Larnoch Castle, Otago

Rating Systems


by Bob Keall





The Terms:

Uniform Annual Charge (UAC)
is a flat charge applied to each rating assessment for a specific purpose, i.e. administration, water, sewerage, refuse etc. There may be several UACs but in total they may not exceed 30% of the Rates. Whatever the logic, they tend to increase the Rates on the lower valued properties and reduce the Rates on the higher valued properties.

Land Value Rating
means your Local Govt Rates are levied on the Govt valuation of the market value of the land alone exempting improvements.

Capital Value Rating
means the Rates are levied on the Govt valuation of the market value of the land and the improvements. Improving your property means higher rates. The improver pays while the land speculator wins.

Annual Rental Value Rating
means the Rates are levied on the value a property is rented for or would rent for as assessed by the City Council. It may not be less than 5% of the fee simple (selling price). In some cases it is 6% of the Govt Capital Value. To avoid the irregularities which have occurred in the past it would be preferable for any Annual Rental Valuations to be made by Quotable Value (Government Valuation Dept). This would avoid social and political engineering agendas.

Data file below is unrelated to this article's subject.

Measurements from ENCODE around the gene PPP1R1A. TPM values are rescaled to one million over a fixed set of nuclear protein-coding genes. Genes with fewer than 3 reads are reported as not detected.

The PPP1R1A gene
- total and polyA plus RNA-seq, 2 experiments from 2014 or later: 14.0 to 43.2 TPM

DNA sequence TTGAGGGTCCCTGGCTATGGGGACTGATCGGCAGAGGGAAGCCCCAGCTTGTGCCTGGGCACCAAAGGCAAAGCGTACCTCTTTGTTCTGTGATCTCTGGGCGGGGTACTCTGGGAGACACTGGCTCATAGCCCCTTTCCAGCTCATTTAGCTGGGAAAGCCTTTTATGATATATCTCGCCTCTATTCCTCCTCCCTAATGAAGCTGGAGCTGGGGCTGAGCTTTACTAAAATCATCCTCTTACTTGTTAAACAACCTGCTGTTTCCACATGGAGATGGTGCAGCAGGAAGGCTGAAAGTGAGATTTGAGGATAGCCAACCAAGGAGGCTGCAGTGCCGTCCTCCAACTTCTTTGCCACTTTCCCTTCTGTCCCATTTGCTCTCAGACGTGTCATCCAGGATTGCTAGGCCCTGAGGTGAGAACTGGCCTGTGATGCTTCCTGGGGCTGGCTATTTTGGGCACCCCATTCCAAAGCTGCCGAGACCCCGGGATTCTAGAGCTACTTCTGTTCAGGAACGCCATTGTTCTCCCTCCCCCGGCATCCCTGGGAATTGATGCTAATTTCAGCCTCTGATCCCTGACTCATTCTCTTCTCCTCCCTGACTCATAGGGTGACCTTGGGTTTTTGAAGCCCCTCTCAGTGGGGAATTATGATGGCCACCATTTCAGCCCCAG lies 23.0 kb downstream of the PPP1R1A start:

Whilst a Rental Valuation Roll prepared by the Council can be amended annually, so too can an annual valuation of the land alone be done by Q.V. It should be.

Q.V. on the Qui Vive

Around the year 1900, the Government Valuation Department was set up to cater for the rapid spread of Land Value Rating after it became possible in 1896, and for the 1878 Land Tax, which by 1922 accounted for 10% of the Budget.

The Department functioned professionally and sometimes challenged its own valuations in the Land Valuation court in order to maintain consistency across the country or to resolve anomalies. The Department here was a matrix for the world. In America, Appraisers are elected by popular vote!

By about 1960 the Dept. could value the whole country annually for land value only. It still did Capital Valuations for the diminishing number of municipalities still requiring it, and for Death Duty purposes and the like.

Around 1990 the Department was largely dismantled as part of the assault on the Socialist State. As an S.O.E (State Owned Enterprise), Quotable Value was retained to compete with private valuers tendering to Local Government. A Ministry of Valuation purported to exercise oversight in a situation where Local Government Rating law required Local Government “... to exercise subjective and political judgement concerning Rating”. (Local Government. Amendment Act No. 3, 1996).

Those tendering for the Valuation Roll would also advise on the merits of Capital Value versus Land Value as the Rating base, if it’s what the Council wanted to hear. Capital Value was of course more onerous, and warranted a higher fee.

Around that time the Progressive Party proposed re-instating and increasing the Land Tax only to discover Local Goverment now had their own 3 yearly valuations at disparate dates. This made a national Land Tax impracticable.

Later there were different valuations for Rating purposes and for market purposes. This reflected the unreal property booms. Contrived Differentials for reasons other than tax-deductibility were thus made easier.

History